Jeramy Zimmerman, assistant professor of physics at Colorado School of Mines, has been selected for the U.S. Department of Energy’s Early Career Research Program.
Zimmerman will receive $750,000 over five years to support his research on understanding and controlling aggregation processes in mixed-molecular solids—work that has direct applications to something in most everyone’s pocket or purse right now: their smartphones.
“In many phones, each pixel in the display is actually an organic light-emitting diode,” Zimmerman said. “We currently aren’t sure why they don’t work as efficiently as they should. The information we are collecting will allow us to unravel this mystery.”
Zimmerman was one of 59 scientists at universities and national laboratories across the U.S. chosen for the award this fiscal year, selected from about 700 proposals, DOE’s Office of Science announced Aug. 9.
Two Mines faculty members—Zimmerman and mechanical engineering assistant professor Steven DeCaluwe—received the honor this year, the school one of only seven universities nationwide to have multiple winners.
“Jeramy’s use of 3-D atom probe tomography methods to characterize mixed molecular solids on the molecular level and to correlate and control their structure and properties is truly groundbreaking research,” said Michael Kaufman, dean of the College of Applied Science and Engineering. “This prestigious Early Career award from DOE recognizes this early success and will enable him to take his preliminary research to the next level, which could significantly impact several important technologies that utilize these types of materials.”
The idea for Zimmerman’s research originated during a phone interview with Mines in 2013. A 2002 graduate of Mines, he earned a PhD from the University of California, Santa Barbara, in 2008 and held postdoctoral fellow and assistant research scientist positions at University of Michigan from 2008 to 2013 before returning to Mines in 2014.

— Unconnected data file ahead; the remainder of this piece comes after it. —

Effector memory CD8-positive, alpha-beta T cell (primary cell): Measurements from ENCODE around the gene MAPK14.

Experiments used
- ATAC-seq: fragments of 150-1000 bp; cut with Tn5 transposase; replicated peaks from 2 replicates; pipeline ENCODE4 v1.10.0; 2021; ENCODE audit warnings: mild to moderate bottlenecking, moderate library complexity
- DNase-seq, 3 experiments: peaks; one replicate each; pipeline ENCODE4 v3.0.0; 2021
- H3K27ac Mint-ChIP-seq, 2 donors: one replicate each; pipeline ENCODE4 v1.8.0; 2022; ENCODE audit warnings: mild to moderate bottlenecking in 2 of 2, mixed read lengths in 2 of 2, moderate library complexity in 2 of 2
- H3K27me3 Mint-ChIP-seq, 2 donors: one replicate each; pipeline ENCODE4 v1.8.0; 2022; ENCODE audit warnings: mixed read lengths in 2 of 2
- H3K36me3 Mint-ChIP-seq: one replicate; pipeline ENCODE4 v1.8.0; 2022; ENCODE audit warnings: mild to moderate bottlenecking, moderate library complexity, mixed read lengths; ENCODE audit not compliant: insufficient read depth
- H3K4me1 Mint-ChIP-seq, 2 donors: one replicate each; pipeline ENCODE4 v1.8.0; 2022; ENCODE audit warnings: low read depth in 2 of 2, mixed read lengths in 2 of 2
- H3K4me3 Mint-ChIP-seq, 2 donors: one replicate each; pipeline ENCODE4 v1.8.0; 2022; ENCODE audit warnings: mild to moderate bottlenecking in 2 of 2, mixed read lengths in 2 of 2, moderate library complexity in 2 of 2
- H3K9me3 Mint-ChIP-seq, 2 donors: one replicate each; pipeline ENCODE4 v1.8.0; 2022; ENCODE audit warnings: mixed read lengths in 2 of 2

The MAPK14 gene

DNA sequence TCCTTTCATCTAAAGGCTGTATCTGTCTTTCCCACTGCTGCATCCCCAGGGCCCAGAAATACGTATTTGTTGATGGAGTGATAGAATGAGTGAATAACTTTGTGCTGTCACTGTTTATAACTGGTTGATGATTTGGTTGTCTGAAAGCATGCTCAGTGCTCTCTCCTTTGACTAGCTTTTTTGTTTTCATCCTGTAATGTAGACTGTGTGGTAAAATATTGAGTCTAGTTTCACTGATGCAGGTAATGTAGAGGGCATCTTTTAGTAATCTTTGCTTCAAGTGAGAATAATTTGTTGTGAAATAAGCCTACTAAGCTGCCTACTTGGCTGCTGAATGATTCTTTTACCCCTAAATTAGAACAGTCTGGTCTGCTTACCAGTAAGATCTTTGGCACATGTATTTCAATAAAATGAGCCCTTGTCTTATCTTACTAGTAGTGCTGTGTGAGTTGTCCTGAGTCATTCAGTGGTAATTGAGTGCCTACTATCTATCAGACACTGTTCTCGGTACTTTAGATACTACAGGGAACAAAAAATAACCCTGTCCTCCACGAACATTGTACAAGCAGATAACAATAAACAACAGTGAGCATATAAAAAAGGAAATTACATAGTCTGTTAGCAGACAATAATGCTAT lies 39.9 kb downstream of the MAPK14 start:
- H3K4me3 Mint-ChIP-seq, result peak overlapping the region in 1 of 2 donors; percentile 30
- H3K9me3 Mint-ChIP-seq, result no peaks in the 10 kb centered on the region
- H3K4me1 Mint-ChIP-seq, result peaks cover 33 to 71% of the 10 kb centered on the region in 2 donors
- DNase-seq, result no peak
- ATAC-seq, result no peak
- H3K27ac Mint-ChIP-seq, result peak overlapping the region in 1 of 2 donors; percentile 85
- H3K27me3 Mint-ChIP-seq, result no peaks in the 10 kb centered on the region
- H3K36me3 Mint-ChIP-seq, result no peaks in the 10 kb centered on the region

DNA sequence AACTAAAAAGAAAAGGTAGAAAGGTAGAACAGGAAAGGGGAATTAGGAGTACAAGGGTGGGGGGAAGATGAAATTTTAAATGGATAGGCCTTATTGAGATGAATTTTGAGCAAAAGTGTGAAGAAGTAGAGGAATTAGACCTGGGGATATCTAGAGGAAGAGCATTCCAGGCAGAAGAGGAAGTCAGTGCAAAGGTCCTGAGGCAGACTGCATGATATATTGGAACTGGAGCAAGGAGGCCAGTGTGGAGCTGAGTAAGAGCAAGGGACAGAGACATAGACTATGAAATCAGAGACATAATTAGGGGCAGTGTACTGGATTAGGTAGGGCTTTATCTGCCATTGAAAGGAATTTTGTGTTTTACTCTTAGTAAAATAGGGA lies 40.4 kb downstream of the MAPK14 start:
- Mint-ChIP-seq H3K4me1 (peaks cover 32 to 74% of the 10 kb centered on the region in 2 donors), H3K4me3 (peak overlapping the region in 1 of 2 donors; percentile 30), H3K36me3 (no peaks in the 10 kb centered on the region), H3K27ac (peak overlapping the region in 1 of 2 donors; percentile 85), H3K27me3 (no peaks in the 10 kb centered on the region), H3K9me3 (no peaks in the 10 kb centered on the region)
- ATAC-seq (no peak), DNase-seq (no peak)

Since rejoining Mines, Zimmerman’s group has been developing techniques to use atom probe tomography on molecular organic systems, allowing them to get chemical and structural information on a smaller scale than ever achieved before.
“It is very exciting to receive this award as we are the only group currently performing this analysis and it provides previously unavailable information that allows us to understand solids made from mixtures of different molecules,” Zimmerman said.
Now in its eighth year, the Early Career Research Program provides support to scientific researchers during the important early years when many do their most formative work.
“This work will enable new opportunities for training of undergraduate and graduate students and the results will be translated into meaningful directions that have practical real-world implications,” said Jeff Squier, professor and head of the Physics Department. “These awards are extremely difficult to attain and, as such, are a measure of the significance and innovation of the research program Dr. Zimmerman is creating at Mines.”
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